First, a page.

May 4, 2010
Master carver John Mullen, of Beaver Lake, got choked up as he tried to express his gratitude to those who crafted the Snoqualmie Tribe’s newest canoe.
“I’ve been waiting a long time for this,” he said as he and about 20 others stood in a circle on the beach at Lake Sammamish State Park. He said he was proud of the younger carvers, Jacob Mullen and Wayne Graika, who did the brunt of the work. “The spirit was with them.”
May 4, 2010
April 13, 2010
On a rain-soaked night late last month, scientists gathered along the banks of Ebright Creek to complete the latest step in a monthslong experiment meant to pull a species from the edge of extinction.
The team used buckets to transfer Lake Sammamish kokanee salmon fry — a few millimeters long and not much larger than a paperclip — from aerated coolers for the last leg of the journey from a hatchery to the wild.
Months earlier, biologists and ecologists collected mature kokanee from the same creek, as part of a last-ditch effort to boost the population of the dwindling species. From Ebright, Lewis and Laughing Jacobs creeks, teams took the fish to the Issaquah Salmon Hatchery, where teams harvested almost 35,000 eggs.
Scientists had not attempted to raise Lake Sammamish kokanee at a hatchery before. Throughout fall and winter, workers at the state hatcheries in Ravensdale and Lakewood raised the fry from fluorescent orange eggs.
Hans Berge, a King County senior ecologist, and a team gathered March 25 to release about 14,000 fry into the same creeks where he and others netted spawning salmon last fall. In a reverse maneuver, the team plunked the fledgling kokanee into the creeks on a cloudy, wet night.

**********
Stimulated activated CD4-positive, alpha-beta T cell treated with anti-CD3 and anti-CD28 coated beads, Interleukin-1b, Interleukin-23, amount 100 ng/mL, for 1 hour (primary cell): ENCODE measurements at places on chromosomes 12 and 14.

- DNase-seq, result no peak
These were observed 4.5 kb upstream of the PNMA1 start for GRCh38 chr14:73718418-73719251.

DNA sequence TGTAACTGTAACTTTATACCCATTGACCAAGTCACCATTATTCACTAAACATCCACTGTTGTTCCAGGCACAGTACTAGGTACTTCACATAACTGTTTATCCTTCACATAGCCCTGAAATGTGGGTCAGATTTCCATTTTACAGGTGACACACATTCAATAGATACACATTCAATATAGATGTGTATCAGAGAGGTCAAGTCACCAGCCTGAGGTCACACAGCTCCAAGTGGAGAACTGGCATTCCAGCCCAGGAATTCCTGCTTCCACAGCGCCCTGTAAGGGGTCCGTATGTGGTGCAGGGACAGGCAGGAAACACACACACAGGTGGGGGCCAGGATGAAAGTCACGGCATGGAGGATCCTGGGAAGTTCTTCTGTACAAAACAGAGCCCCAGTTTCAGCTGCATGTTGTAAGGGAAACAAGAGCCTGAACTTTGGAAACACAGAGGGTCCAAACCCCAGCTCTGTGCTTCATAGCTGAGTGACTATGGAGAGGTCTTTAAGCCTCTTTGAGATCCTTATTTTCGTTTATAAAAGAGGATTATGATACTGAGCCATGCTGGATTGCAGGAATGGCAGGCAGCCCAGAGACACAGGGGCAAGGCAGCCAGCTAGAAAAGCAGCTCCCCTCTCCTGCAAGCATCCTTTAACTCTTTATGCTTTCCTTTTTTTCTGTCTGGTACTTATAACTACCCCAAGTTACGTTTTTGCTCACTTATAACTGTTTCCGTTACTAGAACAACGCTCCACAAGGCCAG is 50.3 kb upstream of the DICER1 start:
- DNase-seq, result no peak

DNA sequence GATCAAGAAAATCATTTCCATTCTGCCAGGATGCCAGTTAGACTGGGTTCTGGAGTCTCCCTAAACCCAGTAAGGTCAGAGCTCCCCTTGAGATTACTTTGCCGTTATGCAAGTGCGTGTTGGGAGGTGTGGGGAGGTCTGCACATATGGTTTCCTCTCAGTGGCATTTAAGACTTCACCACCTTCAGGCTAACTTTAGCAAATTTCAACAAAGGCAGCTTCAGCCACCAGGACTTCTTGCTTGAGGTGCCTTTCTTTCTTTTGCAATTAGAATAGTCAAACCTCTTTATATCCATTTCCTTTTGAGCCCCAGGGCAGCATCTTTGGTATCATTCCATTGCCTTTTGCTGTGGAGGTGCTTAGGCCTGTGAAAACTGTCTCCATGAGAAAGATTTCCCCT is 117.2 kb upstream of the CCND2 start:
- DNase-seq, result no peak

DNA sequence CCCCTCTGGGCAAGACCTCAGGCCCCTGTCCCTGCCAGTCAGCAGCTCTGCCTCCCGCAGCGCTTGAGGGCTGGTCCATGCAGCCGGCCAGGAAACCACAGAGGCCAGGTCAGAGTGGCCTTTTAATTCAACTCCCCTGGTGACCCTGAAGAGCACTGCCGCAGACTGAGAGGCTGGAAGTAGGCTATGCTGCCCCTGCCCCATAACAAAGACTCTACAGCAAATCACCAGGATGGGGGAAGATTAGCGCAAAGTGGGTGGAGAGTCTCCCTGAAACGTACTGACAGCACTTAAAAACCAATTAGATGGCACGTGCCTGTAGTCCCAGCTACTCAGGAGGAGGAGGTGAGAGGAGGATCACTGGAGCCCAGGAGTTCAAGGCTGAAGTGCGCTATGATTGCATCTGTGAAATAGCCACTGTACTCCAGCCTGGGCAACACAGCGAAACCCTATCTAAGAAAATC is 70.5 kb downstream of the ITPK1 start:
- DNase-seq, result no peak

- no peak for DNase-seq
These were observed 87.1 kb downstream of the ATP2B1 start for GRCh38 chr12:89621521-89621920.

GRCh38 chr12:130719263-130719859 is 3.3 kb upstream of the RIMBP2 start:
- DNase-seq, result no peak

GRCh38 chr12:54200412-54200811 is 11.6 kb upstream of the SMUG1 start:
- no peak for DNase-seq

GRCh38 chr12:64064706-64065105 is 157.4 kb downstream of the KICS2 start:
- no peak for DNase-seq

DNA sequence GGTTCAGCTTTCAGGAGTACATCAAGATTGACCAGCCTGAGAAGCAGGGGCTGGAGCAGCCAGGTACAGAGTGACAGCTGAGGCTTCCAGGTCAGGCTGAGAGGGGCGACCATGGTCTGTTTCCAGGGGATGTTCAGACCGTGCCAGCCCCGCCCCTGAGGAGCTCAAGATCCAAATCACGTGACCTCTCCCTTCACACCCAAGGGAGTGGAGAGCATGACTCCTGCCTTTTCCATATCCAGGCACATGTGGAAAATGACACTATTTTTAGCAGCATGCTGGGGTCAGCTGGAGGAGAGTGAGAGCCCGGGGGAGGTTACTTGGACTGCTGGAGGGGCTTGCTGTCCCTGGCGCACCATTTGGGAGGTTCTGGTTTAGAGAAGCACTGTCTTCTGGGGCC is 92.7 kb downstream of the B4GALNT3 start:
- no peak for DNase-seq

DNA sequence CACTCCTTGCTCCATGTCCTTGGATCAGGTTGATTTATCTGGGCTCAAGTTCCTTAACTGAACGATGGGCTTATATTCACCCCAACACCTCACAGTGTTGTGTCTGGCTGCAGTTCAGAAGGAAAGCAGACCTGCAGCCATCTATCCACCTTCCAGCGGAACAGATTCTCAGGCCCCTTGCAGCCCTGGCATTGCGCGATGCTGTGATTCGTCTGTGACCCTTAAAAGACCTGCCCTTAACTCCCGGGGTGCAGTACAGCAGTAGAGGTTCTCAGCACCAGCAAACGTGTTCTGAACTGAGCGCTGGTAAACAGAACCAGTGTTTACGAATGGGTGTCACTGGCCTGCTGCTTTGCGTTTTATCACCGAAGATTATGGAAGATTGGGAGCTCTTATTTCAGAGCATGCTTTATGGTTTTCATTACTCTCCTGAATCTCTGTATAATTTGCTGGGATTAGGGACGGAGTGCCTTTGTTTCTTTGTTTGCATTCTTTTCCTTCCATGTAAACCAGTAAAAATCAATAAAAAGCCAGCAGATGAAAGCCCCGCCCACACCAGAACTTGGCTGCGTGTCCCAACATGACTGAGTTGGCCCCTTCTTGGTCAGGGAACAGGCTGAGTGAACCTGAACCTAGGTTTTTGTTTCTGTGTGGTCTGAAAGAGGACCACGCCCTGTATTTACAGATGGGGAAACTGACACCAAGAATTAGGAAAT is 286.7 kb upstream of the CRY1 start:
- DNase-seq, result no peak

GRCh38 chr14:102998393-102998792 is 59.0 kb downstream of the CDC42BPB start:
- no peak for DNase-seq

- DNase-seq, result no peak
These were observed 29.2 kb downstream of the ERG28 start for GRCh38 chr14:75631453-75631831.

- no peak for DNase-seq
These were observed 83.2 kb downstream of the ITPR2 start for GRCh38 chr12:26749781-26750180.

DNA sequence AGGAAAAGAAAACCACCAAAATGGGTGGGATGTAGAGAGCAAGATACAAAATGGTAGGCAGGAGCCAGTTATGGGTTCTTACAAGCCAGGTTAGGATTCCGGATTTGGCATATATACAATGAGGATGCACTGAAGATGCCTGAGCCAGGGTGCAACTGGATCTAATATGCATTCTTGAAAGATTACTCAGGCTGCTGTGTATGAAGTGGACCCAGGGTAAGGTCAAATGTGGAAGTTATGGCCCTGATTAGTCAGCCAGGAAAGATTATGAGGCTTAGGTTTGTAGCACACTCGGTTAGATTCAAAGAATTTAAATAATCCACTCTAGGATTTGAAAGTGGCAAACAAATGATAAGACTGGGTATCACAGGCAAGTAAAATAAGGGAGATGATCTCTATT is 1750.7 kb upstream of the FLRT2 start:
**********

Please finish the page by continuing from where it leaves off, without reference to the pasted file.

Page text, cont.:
The nighttime release offered less risk of predators picking off the fry.
Scientists deposited the fry far upstream from Lake Sammamish to allow the fish time to “imprint” on the creeks. Biologists hope the fry memorize the characteristics of the waterways and someday return to the creeks as stop-sign-red, mature salmon to spawn.
Berge estimates the fry swam from the creeks into the lake on the same night as the release. Inside Lake Sammamish, the fry feed on microscopic organisms called zooplankton. Only a fraction of the fry will reach maturity and — in three or four years — return to the creeks to spawn.
Within the next few weeks, scientists will release another 20,000 kokanee fry into Ebright, Lewis and Laughing Jacobs creeks. Read more
February 23, 2010
Conservationists continue to await a decision by the federal government about the status of the dwindling Lake Sammamish kokanee salmon — years after rules required the federal government to act.
Environmentalists and local government officials estimate the population of adult kokanee at a few hundred. Before a species can receive protection under the Endangered Species Act, the animal or plant must be placed on the federal list of threatened endangered species.
July 7, 2009
Conservationists seeking to protect threatened Lake Sammamish kokanee salmon received a boost last week from King County leaders. Read more
June 2, 2009
September 19, 2008
A roomful of concerned community members left with more questions than answers Sept. 11 after representatives from the state Department of Fish and Wildlife tried to explain their plans for altering operations at the Tokul Creek Hatchery in Fall City.
In an effort to bolster the wild steelhead population in the Snoqualmie River, department officials want to essentially sequester the hatchery-raised steelhead away to the Skykomish River.
The crowd of more than 100 community members at the Issaquah Salmon Hatchery were nearly in total agreement this was a bad idea that has not been thoroughly thought out, even those who agreed the wild steelhead population did need to be replenished.